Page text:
testRead() writes to the database and compares the two objects returned by read via the persistence layer and via jdbc. I am duplicating the call to write(o) but it's acceptable because we know whether write will work when the other test gets called. I could write another writeByJdbc, but all I would gain is that one test would fail instead of two.

In fact, depending upon you level of paranoia, you don't need to compare all values in the assertObjectsEqual(). If you're using hibernate for example, you could just assume that everything is declared correctly, and test for the existence of the row in the database. I do this often, because I trust hibernate. But in that case, I need to test how I call hibernate, how the objects are defined.

The jdbc code doesn't need to be long and complex, for a simple select, I just create a List of Maps of columns to values:

private List<Map<String, Object>> resultSetToListMap(ResultSet resultSet) throws SQLException {
    int columnCount = resultSet.getMetaData().getColumnCount();
    List<Map<String, Object>> list = new ArrayList<Map<String, Object>>();

    while ( {
        Map<String, Object> map = new LinkedHashMap<String, Object>();

        for (int i = 1; i <= columnCount; i++) {
            map.put(resultSet.getMetaData().getColumnName(i), resultSet.getObject(i));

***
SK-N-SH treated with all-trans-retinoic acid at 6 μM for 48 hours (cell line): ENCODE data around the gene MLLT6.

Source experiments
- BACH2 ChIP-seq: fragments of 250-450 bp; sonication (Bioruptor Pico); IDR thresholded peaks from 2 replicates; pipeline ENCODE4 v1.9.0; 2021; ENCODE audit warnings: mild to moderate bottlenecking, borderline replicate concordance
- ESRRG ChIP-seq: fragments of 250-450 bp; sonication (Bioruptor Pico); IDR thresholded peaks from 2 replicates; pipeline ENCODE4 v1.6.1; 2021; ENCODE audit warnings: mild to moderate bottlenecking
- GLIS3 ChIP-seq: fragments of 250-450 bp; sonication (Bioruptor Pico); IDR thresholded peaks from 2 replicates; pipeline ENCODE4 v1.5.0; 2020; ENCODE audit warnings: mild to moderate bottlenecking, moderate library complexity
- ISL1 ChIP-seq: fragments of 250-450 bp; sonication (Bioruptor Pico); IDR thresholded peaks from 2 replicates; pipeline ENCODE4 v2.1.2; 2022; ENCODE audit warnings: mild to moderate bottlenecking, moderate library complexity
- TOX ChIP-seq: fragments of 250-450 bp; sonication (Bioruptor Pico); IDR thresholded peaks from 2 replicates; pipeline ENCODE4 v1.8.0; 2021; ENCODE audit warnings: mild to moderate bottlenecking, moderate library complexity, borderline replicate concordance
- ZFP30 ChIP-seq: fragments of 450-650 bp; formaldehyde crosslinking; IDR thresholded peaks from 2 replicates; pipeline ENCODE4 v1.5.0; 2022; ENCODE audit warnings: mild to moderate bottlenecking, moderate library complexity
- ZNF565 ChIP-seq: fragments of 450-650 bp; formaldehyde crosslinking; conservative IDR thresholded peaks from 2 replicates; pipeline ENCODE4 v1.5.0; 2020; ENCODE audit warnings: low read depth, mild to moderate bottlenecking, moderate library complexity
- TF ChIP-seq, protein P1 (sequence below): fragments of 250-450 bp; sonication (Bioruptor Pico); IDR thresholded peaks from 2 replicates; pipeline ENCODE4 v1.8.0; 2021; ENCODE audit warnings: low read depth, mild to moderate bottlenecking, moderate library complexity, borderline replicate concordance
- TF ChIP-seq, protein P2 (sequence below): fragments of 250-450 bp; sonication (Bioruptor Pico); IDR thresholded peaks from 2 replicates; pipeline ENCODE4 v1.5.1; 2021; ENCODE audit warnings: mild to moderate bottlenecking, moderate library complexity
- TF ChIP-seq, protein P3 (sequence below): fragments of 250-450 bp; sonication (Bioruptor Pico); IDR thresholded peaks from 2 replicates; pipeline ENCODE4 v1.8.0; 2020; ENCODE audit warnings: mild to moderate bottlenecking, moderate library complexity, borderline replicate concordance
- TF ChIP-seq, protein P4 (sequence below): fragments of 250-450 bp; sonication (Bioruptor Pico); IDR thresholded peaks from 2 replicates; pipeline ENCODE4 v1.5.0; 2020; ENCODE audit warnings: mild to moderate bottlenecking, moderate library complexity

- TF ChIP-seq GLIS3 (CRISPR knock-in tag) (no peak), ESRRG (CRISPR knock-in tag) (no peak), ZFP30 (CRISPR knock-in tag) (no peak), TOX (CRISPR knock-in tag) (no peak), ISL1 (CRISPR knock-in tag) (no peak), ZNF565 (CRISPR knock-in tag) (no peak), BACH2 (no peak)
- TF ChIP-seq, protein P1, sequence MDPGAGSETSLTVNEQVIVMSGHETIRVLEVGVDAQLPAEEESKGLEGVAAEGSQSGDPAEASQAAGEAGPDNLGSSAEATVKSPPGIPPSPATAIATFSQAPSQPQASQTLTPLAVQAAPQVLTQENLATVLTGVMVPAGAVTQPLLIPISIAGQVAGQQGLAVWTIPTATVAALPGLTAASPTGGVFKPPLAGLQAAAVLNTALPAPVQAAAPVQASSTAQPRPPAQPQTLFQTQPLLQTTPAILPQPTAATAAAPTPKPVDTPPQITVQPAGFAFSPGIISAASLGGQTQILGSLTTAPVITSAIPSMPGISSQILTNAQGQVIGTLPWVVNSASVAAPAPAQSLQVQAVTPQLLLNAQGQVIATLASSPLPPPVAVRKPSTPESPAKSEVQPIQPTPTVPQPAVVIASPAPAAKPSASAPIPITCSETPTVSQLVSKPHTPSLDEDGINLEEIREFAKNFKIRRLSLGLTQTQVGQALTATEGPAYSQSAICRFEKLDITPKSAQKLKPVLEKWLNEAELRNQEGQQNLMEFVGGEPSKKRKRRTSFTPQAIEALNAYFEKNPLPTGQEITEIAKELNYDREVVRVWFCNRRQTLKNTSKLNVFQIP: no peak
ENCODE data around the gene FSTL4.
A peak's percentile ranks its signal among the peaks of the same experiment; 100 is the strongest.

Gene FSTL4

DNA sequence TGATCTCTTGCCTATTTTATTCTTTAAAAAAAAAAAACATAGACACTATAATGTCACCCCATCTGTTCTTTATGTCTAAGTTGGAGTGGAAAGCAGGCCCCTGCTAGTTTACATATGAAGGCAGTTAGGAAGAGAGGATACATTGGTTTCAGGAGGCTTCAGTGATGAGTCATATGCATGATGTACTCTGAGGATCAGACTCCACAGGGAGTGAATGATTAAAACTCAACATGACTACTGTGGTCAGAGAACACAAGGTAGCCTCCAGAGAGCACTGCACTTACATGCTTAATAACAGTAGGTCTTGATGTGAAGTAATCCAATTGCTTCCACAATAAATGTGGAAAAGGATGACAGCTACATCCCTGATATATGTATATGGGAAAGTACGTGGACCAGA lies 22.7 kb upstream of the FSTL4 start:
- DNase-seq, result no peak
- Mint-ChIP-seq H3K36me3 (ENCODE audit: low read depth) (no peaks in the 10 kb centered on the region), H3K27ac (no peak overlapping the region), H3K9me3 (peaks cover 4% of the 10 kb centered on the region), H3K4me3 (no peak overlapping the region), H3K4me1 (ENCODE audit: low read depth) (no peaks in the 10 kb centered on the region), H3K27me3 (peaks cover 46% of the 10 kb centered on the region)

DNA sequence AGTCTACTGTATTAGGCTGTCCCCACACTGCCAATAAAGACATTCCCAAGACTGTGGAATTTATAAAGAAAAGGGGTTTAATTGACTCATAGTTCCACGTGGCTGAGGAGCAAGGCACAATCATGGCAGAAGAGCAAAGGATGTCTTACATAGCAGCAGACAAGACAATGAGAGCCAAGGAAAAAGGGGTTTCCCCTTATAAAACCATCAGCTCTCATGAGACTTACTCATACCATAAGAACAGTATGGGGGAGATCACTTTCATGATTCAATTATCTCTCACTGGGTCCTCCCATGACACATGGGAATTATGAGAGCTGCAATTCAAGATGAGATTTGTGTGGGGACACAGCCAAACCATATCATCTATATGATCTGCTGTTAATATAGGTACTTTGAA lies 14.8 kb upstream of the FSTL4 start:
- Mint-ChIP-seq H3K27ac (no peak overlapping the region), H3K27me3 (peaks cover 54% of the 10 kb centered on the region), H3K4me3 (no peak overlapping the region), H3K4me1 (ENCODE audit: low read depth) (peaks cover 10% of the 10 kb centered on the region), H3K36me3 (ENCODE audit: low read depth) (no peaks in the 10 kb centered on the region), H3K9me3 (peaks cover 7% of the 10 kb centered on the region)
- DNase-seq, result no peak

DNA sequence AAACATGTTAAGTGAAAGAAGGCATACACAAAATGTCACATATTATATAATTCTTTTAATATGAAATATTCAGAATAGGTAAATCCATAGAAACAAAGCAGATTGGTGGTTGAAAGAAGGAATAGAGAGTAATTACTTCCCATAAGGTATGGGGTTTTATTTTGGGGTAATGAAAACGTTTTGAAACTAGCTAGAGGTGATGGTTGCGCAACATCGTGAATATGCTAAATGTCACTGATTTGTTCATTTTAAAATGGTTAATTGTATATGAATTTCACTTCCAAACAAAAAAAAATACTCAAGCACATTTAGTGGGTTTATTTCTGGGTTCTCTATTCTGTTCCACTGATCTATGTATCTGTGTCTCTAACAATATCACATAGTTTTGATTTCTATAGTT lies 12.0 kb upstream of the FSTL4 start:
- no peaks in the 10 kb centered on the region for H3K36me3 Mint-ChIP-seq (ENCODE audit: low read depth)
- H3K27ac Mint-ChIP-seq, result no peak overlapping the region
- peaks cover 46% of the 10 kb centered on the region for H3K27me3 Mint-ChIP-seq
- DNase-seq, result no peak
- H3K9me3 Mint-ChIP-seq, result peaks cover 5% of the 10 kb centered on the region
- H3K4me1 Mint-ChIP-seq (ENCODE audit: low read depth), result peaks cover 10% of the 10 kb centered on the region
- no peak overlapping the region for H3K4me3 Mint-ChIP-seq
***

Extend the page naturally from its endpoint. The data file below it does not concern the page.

return list;

This is more than sufficient for most tests.

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Hopefully more of a bad practice than a code smell. These tests have actually worked very well for me. I may disagree with you a bit, and I don't have a conceptual answer to my question of duplication, but thank you for all the thought and effort, it gives me some good ideas. This iPad is not letting me separate paragraphs so I have several comments... – orbfish Nov 4 '11 at 0:42
"what am I really testing" helps me with the equals/copy question. I'm trying to test the copy so I need to break it down further rather than just use equals. – orbfish Nov 4 '11 at 0:46
What your counterexample is describing is basically a mock. If I don't know enough about the code to know if it's connecting externally, then things are really out of control. Your suggestion is basically to write a separate persistence layer, which is what I'm trying to get aroud by using Hibernate in the first place. And any generic solution I could think of like reading and testing by column would be both too much work and brittle (column order). – orbfish Nov 4 '11 at 0:50
That said, I like the idea of testing the row in the DB for the write test. It gives me something different to test without going overboard. I trust Hibernate, but I don't trust my mapping of each field, so I do need to test each field in either the write or the read test. Again, thank you. – orbfish Nov 4 '11 at 0:52

As a superficial test, what you are doing is fine. After all, what you want to do is assert that the write method and the read methods are complementary, and when you write and read you obtain an object that is equal (and the same applies for copy and equals) Unfortunately, I don't think you can go deeper without the extra work, as you already know. A test should be so simple that you shouldn't need an extra test for it, and unless you write a second implementation of write and read, you have to do the manual work.